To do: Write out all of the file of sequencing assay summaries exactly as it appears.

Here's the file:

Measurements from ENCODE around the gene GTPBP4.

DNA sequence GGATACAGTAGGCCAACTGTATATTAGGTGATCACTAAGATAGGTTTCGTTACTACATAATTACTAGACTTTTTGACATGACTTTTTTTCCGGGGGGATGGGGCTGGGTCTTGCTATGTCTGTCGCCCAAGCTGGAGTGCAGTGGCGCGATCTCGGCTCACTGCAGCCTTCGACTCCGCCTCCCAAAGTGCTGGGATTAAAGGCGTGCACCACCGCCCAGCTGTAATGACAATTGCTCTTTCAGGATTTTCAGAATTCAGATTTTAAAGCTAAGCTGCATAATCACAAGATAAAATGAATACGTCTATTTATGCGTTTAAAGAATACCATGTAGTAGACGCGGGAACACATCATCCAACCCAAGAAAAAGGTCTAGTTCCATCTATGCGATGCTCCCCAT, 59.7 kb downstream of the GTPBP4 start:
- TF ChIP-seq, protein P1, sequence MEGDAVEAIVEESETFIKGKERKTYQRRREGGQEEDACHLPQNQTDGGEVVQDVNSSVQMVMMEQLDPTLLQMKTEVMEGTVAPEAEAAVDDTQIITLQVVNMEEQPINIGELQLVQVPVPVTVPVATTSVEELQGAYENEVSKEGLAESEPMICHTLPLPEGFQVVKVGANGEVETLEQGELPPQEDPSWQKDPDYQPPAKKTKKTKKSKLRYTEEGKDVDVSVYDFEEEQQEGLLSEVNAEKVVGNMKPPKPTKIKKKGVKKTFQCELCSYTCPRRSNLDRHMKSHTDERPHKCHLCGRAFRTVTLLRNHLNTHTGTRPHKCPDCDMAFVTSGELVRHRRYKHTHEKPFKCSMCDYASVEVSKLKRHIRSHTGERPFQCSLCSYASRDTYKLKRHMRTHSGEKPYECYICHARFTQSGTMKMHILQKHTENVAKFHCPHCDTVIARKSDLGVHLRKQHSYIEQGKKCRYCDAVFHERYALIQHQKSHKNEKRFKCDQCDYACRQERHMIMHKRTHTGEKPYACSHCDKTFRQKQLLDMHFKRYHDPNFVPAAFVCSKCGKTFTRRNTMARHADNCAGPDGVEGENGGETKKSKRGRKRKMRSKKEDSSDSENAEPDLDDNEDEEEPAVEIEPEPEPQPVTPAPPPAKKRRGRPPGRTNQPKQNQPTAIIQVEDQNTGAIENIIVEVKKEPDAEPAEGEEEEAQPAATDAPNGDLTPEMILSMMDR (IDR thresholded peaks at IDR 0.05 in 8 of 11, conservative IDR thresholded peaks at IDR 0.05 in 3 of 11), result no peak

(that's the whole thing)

Measurements from ENCODE around the gene GTPBP4.

DNA sequence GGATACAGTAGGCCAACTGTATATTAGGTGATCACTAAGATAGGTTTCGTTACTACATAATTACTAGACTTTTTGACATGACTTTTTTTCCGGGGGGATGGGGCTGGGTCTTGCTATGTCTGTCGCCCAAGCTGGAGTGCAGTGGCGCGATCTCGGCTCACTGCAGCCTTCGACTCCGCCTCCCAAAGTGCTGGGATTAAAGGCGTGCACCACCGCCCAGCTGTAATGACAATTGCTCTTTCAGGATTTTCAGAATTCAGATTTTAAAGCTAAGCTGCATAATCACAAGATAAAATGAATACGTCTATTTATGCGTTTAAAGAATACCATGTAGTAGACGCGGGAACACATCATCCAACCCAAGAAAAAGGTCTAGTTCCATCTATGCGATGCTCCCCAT, 59.7 kb downstream of the GTPBP4 start:
- TF ChIP-seq, protein P1, sequence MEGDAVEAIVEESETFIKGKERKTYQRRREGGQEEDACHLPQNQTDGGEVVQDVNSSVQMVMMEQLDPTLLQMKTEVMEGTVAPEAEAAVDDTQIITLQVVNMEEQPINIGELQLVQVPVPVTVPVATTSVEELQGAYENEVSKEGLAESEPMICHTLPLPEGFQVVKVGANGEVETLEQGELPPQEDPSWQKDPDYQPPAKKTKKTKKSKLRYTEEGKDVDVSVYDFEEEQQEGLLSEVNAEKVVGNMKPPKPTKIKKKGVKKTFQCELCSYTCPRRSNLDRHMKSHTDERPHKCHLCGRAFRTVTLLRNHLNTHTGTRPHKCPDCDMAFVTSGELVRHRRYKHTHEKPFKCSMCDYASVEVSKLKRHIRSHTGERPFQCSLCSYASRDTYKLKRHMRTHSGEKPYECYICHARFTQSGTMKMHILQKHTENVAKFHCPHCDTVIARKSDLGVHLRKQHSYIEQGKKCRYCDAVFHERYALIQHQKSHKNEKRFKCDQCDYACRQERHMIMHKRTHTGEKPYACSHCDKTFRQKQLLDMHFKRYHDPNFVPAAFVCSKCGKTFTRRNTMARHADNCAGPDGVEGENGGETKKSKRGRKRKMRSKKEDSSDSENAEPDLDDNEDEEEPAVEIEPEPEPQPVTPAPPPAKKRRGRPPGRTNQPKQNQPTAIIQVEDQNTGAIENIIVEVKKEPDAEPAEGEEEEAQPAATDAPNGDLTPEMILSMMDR (IDR thresholded peaks at IDR 0.05 in 8 of 11, conservative IDR thresholded peaks at IDR 0.05 in 3 of 11), result no peak